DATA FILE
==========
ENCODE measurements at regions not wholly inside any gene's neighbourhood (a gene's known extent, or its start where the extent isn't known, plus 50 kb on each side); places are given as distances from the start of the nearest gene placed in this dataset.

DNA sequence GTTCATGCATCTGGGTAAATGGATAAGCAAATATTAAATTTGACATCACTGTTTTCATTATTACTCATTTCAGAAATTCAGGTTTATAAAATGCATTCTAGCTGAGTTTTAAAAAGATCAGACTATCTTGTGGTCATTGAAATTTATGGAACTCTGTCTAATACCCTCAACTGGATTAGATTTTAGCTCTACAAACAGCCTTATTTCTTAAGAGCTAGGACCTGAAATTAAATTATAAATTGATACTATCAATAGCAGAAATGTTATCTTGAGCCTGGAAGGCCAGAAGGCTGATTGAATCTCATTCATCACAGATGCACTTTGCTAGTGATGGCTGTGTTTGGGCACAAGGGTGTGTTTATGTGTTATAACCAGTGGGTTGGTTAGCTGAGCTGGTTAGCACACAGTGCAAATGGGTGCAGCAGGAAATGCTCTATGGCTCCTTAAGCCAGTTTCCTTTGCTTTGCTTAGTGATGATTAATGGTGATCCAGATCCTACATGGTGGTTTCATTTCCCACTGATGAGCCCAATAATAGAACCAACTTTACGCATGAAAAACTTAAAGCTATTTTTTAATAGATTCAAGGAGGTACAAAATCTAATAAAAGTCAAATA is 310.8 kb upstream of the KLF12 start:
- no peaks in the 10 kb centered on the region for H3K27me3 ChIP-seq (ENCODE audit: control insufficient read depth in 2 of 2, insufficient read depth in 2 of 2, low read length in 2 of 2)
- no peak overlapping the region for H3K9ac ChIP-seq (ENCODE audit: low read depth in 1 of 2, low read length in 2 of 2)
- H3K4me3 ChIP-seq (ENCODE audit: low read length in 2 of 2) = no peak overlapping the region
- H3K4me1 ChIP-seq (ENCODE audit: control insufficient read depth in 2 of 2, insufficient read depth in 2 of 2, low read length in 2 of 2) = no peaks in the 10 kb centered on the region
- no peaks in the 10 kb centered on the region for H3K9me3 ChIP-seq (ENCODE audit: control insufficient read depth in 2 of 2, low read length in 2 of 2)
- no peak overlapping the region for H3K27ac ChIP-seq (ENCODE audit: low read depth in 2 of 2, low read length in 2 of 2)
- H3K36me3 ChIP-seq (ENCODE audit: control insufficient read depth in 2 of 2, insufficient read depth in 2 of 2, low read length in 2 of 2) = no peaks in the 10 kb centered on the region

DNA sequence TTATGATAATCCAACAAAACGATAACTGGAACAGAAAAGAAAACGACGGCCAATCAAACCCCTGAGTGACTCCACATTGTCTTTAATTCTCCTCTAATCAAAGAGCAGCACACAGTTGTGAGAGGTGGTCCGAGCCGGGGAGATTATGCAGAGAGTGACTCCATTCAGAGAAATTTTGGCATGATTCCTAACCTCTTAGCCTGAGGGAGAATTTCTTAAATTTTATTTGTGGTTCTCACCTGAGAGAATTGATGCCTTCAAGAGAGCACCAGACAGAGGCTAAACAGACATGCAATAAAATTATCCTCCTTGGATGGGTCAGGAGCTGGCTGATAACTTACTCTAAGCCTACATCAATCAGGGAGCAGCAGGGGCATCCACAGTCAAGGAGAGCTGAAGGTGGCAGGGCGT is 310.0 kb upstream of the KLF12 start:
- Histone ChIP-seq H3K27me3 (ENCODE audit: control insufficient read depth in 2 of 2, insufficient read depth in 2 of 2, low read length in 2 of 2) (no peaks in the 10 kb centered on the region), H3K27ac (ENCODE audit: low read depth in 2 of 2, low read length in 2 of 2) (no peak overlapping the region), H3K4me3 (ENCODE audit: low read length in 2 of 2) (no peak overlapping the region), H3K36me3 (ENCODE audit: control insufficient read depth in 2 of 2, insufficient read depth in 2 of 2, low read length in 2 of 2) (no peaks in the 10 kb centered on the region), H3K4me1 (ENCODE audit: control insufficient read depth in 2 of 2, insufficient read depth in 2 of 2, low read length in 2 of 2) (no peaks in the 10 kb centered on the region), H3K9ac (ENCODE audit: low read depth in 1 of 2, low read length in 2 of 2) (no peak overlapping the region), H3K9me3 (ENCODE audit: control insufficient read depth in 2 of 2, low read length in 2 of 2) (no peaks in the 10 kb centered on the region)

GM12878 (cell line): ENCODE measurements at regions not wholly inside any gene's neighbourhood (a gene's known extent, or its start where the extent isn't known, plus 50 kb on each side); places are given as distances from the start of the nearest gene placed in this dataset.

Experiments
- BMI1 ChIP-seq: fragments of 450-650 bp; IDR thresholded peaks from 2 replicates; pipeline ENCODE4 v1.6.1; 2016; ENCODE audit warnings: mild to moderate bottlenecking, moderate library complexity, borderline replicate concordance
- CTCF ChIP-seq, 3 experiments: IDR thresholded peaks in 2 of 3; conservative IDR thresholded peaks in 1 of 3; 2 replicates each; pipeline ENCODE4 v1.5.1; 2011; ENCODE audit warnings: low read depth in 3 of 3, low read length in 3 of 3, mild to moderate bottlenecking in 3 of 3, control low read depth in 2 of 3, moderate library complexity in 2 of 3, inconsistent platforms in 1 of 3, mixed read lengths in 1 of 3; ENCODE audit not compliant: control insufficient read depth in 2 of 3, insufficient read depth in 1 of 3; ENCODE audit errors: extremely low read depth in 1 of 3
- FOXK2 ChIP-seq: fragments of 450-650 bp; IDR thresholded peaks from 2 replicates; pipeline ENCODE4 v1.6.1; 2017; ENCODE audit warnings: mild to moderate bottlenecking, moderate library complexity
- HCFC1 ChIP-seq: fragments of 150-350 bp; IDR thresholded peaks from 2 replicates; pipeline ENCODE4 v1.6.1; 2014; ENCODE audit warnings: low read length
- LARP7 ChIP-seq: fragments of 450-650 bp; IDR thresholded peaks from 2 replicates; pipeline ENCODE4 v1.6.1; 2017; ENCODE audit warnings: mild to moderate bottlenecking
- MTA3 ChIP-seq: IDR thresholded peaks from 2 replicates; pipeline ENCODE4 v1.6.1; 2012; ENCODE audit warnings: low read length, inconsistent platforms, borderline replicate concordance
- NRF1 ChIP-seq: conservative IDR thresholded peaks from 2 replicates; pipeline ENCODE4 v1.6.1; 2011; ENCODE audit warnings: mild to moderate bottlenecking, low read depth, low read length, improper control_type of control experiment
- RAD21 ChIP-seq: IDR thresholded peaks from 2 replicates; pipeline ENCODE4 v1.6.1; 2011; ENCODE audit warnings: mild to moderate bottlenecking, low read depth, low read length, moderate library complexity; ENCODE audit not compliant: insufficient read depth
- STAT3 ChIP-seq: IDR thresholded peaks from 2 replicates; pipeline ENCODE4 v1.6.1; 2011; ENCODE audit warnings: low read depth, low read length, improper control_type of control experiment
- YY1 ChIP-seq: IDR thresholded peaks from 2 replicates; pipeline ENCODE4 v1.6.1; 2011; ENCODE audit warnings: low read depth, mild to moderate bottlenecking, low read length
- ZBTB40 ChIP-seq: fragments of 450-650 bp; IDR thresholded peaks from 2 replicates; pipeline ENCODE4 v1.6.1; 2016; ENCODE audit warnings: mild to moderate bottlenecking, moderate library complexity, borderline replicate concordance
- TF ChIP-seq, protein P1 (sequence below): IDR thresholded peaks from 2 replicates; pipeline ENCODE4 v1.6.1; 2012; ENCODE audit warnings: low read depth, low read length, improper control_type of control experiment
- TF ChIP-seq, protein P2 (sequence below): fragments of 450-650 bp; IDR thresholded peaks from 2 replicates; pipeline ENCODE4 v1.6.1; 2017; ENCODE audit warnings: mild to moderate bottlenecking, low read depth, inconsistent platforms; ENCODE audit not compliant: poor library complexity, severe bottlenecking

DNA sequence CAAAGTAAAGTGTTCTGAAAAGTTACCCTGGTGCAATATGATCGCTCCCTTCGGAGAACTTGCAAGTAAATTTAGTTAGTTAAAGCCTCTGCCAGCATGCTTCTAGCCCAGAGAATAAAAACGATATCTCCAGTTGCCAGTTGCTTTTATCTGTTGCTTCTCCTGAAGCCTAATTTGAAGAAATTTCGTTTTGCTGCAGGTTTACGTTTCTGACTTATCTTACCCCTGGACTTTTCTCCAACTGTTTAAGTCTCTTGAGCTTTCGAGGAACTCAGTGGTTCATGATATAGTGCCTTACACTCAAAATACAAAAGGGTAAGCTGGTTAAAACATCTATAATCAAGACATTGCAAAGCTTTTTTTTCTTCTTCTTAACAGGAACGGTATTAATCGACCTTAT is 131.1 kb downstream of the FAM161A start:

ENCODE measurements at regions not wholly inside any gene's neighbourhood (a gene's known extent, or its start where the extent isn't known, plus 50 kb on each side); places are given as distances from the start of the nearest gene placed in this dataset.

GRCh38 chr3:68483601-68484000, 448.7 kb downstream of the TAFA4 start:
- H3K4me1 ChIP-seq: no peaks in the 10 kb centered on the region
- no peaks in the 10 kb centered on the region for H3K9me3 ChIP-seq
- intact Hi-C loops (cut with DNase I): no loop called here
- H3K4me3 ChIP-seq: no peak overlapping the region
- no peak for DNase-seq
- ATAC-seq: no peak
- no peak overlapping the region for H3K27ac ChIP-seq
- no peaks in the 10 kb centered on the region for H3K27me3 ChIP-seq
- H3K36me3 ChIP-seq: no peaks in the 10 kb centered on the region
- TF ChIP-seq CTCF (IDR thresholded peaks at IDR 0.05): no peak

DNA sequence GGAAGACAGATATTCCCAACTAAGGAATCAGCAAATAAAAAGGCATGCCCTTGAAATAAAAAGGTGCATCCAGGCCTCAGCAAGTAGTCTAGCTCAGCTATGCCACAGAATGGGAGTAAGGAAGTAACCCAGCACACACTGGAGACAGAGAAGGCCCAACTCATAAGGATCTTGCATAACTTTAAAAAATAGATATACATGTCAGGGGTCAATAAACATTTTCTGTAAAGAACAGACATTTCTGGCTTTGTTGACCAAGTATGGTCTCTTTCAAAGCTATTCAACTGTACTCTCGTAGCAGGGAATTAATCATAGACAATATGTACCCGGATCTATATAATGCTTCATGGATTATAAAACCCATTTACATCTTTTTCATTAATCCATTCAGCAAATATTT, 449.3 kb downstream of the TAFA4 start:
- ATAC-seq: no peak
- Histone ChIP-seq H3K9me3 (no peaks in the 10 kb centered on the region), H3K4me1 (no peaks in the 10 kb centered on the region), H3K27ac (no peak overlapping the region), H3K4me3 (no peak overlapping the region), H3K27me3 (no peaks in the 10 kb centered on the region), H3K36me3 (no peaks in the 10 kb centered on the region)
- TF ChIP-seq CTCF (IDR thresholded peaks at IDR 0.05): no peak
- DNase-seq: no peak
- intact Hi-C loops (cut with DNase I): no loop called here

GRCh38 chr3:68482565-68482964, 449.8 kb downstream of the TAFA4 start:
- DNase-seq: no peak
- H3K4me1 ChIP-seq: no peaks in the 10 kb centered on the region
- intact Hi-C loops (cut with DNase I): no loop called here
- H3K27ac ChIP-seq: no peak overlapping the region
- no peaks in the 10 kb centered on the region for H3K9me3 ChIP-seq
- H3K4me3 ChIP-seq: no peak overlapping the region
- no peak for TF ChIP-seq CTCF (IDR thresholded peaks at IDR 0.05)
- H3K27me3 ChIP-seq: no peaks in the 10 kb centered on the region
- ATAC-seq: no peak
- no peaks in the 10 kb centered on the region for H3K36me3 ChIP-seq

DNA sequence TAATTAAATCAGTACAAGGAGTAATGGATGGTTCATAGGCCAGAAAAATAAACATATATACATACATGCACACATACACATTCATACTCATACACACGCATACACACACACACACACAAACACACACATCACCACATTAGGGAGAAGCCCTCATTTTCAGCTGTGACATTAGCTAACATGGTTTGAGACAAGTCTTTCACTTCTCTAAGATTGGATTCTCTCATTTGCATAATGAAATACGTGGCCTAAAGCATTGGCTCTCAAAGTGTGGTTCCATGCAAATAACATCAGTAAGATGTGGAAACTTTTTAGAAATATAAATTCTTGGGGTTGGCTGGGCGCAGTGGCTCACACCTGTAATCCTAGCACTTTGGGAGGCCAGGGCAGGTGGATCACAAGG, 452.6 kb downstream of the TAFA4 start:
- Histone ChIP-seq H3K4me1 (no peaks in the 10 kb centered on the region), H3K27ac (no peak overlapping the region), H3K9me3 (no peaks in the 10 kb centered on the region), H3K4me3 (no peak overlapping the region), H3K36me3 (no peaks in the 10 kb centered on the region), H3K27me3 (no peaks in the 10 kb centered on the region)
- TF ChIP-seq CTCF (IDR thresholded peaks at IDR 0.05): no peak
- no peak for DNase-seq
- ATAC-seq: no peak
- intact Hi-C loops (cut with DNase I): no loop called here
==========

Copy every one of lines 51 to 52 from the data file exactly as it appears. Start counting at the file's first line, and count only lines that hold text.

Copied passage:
- no peaks in the 10 kb centered on the region for H3K9me3 ChIP-seq
- H3K4me3 ChIP-seq: no peak overlapping the region